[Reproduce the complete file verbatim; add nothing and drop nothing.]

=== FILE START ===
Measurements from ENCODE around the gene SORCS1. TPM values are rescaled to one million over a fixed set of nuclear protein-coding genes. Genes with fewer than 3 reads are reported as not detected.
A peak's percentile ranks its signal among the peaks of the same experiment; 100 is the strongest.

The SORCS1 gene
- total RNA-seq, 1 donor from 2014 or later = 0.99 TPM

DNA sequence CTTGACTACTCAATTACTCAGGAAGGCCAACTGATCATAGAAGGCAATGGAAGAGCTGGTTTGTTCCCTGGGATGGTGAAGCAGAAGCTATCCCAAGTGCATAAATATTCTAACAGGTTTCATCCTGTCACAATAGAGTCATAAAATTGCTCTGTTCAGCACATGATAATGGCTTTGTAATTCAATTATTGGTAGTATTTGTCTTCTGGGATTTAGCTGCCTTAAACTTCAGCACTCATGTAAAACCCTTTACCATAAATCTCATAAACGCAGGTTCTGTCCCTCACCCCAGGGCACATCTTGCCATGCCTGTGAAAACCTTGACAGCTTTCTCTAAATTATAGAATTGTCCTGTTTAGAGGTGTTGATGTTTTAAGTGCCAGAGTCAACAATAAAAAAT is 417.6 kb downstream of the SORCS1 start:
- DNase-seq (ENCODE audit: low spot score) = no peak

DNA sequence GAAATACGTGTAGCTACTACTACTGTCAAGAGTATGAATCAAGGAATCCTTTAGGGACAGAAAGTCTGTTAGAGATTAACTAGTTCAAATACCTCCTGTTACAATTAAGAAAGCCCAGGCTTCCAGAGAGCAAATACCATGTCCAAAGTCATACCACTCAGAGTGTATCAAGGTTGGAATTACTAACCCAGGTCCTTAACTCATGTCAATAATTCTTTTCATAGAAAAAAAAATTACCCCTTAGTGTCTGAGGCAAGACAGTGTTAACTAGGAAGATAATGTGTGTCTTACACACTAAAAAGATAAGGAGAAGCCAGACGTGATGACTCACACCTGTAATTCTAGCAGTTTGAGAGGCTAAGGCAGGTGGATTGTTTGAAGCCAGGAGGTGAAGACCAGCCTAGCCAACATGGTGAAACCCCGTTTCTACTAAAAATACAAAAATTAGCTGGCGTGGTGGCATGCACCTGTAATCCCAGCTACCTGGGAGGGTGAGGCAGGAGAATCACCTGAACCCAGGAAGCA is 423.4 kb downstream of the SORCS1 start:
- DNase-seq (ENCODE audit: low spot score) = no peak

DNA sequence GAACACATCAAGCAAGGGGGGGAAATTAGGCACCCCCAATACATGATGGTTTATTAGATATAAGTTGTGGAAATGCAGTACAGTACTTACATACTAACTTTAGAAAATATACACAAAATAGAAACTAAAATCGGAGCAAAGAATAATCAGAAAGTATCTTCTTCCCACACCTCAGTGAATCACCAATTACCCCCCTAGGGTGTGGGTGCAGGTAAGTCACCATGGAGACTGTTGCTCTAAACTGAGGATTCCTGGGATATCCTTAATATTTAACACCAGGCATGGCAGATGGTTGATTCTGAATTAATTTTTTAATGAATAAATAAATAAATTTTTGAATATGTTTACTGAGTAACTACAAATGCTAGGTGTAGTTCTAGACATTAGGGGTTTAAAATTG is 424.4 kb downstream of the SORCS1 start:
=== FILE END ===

Measurements from ENCODE around the gene SORCS1. TPM values are rescaled to one million over a fixed set of nuclear protein-coding genes. Genes with fewer than 3 reads are reported as not detected.
A peak's percentile ranks its signal among the peaks of the same experiment; 100 is the strongest.

The SORCS1 gene
- total RNA-seq, 1 donor from 2014 or later = 0.99 TPM

DNA sequence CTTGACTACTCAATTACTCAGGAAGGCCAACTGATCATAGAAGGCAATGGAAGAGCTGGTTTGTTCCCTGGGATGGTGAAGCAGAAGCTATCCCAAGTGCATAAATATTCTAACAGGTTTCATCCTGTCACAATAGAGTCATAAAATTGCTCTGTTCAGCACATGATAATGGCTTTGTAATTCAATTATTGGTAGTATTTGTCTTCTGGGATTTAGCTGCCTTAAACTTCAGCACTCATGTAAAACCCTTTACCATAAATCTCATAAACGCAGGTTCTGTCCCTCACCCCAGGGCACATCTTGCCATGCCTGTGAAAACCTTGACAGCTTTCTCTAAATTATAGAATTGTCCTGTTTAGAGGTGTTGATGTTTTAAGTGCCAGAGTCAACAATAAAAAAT is 417.6 kb downstream of the SORCS1 start:
- DNase-seq (ENCODE audit: low spot score) = no peak

DNA sequence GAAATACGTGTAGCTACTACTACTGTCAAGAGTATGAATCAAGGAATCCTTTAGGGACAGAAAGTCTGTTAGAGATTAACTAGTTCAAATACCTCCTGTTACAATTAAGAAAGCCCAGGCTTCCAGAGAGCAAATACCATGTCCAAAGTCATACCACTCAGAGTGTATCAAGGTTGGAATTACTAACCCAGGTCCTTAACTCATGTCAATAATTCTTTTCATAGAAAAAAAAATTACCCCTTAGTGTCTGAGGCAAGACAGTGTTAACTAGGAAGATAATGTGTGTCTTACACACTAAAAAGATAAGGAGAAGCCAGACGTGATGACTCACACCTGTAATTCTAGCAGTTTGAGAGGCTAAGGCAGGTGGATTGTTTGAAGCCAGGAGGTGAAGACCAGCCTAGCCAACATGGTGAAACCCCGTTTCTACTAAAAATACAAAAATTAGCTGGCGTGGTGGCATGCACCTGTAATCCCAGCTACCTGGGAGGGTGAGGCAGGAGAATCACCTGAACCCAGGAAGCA is 423.4 kb downstream of the SORCS1 start:
- DNase-seq (ENCODE audit: low spot score) = no peak

DNA sequence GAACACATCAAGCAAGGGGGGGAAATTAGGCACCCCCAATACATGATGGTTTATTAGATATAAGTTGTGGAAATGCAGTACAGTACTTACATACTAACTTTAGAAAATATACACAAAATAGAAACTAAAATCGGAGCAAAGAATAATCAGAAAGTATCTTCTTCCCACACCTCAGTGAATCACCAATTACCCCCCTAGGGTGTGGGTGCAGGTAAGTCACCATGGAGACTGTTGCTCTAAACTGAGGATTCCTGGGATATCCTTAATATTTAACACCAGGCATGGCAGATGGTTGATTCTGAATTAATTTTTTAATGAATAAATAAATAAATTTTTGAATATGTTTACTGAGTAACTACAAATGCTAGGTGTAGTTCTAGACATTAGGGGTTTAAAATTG is 424.4 kb downstream of the SORCS1 start: